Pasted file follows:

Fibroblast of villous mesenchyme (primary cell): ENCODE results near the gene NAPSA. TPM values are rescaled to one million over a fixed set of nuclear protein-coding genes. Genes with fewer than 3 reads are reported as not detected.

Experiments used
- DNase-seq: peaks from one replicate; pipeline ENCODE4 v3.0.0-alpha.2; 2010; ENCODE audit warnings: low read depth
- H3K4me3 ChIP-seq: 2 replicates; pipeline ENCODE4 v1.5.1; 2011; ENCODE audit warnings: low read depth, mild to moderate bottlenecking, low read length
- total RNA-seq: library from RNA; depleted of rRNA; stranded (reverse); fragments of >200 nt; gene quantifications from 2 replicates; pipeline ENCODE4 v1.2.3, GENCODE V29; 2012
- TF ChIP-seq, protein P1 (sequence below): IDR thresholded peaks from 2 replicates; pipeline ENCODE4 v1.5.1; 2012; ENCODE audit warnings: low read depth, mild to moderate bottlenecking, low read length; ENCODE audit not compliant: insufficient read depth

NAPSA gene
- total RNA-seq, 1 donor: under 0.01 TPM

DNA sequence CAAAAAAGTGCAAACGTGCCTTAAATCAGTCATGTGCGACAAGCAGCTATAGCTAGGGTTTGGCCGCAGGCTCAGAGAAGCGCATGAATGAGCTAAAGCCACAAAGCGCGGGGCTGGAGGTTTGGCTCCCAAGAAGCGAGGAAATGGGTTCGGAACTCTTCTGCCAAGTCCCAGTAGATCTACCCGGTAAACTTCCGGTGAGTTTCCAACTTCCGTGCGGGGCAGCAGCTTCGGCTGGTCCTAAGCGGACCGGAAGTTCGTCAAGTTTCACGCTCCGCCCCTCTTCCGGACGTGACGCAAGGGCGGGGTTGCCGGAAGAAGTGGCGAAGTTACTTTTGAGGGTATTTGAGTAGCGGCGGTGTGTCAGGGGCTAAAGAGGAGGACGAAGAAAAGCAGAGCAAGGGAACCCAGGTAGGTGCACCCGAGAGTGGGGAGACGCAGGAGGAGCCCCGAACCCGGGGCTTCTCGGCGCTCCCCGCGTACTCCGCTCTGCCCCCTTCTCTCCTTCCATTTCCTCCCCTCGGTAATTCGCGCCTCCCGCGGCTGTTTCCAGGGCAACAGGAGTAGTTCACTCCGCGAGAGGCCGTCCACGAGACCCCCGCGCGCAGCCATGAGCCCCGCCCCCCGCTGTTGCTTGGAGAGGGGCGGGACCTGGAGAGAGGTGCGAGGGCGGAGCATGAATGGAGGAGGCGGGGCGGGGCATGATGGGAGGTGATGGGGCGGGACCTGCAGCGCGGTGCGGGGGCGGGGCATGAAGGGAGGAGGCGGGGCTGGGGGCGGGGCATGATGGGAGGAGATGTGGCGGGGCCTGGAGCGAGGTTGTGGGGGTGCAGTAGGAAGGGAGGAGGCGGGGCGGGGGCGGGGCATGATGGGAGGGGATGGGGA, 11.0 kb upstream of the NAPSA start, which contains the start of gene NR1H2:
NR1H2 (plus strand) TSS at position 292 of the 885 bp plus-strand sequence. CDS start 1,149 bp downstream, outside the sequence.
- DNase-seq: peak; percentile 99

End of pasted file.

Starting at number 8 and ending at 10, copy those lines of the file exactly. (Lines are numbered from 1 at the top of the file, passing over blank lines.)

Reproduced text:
- total RNA-seq, 1 donor: under 0.01 TPM

DNA sequence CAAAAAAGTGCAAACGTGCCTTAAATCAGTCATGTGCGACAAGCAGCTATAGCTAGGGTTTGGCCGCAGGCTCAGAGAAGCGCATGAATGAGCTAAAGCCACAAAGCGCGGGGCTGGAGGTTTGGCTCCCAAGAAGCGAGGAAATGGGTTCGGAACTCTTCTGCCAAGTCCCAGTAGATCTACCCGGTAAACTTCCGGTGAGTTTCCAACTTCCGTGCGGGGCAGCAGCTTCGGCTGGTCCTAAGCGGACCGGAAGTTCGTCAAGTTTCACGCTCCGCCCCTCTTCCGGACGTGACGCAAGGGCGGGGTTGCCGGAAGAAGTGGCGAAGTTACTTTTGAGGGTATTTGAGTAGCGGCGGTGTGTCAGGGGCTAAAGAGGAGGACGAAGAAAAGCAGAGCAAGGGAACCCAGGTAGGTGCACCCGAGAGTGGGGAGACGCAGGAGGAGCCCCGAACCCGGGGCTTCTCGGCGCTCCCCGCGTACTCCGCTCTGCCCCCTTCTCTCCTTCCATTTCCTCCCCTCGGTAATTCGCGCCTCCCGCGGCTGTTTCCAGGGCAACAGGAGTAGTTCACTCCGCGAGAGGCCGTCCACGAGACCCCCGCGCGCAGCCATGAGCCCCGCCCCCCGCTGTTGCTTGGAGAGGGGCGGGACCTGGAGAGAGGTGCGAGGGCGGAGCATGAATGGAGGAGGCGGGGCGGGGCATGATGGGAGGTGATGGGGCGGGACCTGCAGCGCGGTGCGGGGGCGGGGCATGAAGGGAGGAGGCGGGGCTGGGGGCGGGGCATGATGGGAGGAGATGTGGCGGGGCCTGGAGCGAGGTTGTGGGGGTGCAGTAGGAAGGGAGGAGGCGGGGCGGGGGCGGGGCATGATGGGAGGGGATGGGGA, 11.0 kb upstream of the NAPSA start, which contains the start of gene NR1H2:
NR1H2 (plus strand) TSS at position 292 of the 885 bp plus-strand sequence. CDS start 1,149 bp downstream, outside the sequence.